2011 so far: the year in review

So yeah. I should be ashamed of myself. AND I AM.

But really my latest entry is four and a half month ago so it’s not that long?

So I’ve decided to come up with a quick and efficient way of reviewing all the films I’ve seen since the beginning of the year –not by awarding rates or stars or anything, but by writing five-lines review. What do you mean it’s still lazy?

Here we are.

Okay so January was pretty meagre.

* Somewhere, directed by Sofia Coppola. Disliked it in its entirety. The pretentiousness of it all makes unbearable and it is literally impossible for the viewer to empathise with the main character. As shallow as it pretends to be deep, it is void of emotions, except for a few scenes which allow Elle Fanning to display her talent. Harris Savides’ photography saves the day. But really Sofia, stop with the minimalist bullshit, we get it.

* How Do You Know, directed by James L. Brooks. A film that goes from the overly dramatic to the oddly comedic in seconds, without ever really working. Acting performances are top notch (I went to see this for Paul Rudd, who I adore) but there’s little substance for them to get going. Formulaic directing and screenplay amount to what I’d call a mediocre film.

February was off to a good start:

* The King’s Speech, directed by Tom Hooper. Although in hindsight the thought of this film beating the Social Network at the Oscars still disgusts me, it remains thoroughly enjoyable, a fact largely due to the fantastic performances of its two lead actors, Colin Firth and Geoffrey Rush. Well-intentioned as he may be, director Hooper falls short of expectations, although both the art and costume design are impressive. But there’s no denying that the film is funny, moving and endearing: probably what Academy voters were looking for, then.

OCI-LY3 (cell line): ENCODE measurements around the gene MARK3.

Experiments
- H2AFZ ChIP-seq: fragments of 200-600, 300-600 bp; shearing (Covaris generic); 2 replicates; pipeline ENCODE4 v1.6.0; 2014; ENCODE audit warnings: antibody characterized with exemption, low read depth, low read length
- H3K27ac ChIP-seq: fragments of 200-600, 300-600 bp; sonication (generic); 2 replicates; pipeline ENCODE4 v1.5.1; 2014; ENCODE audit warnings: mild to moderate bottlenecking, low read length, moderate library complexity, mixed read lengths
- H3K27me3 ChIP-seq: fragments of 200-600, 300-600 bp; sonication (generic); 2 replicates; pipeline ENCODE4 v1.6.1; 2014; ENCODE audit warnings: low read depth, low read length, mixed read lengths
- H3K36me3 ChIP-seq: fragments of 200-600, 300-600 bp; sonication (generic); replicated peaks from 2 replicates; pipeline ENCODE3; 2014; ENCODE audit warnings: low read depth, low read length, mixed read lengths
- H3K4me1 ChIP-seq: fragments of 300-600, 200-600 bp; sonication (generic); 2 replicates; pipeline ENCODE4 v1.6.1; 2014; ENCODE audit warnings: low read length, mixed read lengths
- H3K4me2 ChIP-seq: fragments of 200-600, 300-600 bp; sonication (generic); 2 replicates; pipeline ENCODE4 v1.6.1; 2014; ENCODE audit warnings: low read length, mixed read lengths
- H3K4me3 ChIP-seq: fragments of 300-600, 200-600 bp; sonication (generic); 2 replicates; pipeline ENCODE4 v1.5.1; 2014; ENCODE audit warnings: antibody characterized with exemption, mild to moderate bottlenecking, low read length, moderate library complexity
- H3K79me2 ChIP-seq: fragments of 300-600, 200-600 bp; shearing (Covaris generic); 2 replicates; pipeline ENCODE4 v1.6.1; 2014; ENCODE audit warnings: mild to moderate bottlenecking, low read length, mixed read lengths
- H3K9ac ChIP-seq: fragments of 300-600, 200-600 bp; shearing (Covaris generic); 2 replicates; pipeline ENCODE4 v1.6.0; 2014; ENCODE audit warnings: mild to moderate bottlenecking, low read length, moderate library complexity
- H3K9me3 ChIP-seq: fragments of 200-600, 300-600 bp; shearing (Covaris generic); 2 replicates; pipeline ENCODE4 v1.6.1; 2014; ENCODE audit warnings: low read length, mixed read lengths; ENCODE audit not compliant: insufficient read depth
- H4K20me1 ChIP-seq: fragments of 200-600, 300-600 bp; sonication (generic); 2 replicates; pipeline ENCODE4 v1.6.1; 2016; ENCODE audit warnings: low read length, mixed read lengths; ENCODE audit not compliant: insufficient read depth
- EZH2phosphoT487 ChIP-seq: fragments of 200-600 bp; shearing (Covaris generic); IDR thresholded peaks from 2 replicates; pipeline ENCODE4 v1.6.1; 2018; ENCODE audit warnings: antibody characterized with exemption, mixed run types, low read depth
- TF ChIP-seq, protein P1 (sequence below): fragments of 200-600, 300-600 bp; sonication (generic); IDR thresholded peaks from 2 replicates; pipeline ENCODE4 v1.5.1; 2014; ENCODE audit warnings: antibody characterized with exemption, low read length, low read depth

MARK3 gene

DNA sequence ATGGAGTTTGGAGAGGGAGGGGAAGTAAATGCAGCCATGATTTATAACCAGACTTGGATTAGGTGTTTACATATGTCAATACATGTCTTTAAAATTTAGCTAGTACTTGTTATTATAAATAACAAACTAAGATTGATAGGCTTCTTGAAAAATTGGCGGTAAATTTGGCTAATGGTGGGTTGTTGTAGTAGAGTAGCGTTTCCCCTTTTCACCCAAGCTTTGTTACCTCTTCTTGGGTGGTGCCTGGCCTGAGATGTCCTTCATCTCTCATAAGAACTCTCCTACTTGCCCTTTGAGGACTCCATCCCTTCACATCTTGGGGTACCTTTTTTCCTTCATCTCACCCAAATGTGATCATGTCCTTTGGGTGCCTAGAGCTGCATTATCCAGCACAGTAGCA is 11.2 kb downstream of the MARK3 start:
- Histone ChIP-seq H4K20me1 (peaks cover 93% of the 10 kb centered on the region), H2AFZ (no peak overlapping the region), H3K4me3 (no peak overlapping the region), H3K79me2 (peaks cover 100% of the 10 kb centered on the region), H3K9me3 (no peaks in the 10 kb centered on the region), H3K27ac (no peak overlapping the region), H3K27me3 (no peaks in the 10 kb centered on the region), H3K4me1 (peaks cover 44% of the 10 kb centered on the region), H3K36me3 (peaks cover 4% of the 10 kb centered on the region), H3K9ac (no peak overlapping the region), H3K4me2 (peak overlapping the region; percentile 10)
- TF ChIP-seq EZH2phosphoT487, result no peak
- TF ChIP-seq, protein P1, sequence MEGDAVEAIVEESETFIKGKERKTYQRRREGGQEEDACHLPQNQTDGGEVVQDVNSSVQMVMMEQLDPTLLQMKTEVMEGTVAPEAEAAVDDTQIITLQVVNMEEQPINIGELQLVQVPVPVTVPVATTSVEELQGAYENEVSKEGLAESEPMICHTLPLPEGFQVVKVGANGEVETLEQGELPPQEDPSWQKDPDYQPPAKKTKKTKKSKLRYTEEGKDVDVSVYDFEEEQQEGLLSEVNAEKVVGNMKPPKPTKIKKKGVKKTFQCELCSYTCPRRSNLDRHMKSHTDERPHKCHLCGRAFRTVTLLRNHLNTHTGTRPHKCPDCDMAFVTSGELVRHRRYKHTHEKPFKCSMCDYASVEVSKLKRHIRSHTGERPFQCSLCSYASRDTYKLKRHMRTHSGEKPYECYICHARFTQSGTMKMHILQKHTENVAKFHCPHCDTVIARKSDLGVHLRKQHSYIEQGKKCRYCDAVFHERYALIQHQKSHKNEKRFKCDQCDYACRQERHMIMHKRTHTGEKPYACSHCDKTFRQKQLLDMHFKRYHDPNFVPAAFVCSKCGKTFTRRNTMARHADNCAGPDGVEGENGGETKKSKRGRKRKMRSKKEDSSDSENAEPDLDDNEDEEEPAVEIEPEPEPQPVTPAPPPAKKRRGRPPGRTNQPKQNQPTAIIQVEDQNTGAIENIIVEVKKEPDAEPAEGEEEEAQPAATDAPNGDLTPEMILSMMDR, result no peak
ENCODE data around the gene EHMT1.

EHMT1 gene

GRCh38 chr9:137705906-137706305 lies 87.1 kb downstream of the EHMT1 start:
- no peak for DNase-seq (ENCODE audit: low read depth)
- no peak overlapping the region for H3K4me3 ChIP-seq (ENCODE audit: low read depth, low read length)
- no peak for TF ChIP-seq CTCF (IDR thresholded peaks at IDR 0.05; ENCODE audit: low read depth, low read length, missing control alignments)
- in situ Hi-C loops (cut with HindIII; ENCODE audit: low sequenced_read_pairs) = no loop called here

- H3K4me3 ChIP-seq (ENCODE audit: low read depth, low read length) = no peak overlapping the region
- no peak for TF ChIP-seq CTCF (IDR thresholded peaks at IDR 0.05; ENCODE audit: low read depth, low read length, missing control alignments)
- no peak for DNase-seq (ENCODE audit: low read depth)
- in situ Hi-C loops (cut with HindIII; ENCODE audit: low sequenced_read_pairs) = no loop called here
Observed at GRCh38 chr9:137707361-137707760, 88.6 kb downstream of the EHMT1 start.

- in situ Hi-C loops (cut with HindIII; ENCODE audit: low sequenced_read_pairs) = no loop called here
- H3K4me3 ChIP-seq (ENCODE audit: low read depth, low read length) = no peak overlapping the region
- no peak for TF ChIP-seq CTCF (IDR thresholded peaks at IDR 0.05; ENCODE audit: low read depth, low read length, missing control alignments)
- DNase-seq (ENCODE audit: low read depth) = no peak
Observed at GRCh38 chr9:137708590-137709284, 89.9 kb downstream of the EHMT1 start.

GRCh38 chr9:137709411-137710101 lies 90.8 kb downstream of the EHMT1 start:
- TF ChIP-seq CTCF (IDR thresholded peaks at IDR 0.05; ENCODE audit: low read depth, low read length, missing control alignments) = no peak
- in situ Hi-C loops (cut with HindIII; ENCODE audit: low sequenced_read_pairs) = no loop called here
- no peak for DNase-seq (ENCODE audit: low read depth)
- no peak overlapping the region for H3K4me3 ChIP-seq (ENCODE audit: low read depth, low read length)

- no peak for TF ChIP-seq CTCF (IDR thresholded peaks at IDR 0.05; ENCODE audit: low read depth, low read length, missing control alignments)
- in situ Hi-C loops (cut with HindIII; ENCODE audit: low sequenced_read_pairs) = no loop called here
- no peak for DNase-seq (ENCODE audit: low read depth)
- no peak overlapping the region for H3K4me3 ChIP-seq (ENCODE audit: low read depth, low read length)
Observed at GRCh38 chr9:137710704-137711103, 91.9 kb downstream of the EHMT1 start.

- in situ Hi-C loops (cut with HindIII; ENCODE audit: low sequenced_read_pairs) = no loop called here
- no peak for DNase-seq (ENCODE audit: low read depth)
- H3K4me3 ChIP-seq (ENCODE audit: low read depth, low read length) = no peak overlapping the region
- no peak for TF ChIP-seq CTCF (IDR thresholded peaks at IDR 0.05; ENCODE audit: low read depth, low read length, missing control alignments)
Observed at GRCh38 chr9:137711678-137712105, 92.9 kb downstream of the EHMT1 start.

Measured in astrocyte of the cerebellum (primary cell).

* Black Swan, directed by Darren Aronofsky. As disturbing and astoundingly beautiful as you expect it to be, Black Swan is the very embodiment of its director’s tortured mind and filmography. Visually arresting, executed with impeccable precision, it is Aronofsky at its best. But the wide array of psychological issues at stake here makes it suffocating, sometimes too intense for its own good. And also includes horror elements which are sickly surprising and hard to watch. It is a wonder Natalie Portman made it out alive. Portman herself is utterly convincing, costume design by Rodarte is absolutely beautiful.

* True Grit, directed by the Coen brothers. Yet another immensely successful Coen film, True Grit is a remarkable entry in the modern western genre. Dialogue is excellent and sharp and the characters are simply delightful. Hailee Steinfeld, in a breakthrough performance that no viewers will forget, brings a much-needed humanity to an otherwise rather dry universe. Jeff Bridges is cast to perfection, and supporting players are also very good (Matt Damon, Josh Brolin). All in all, a grand entertainment with a lot of heart and plenty of laughs.

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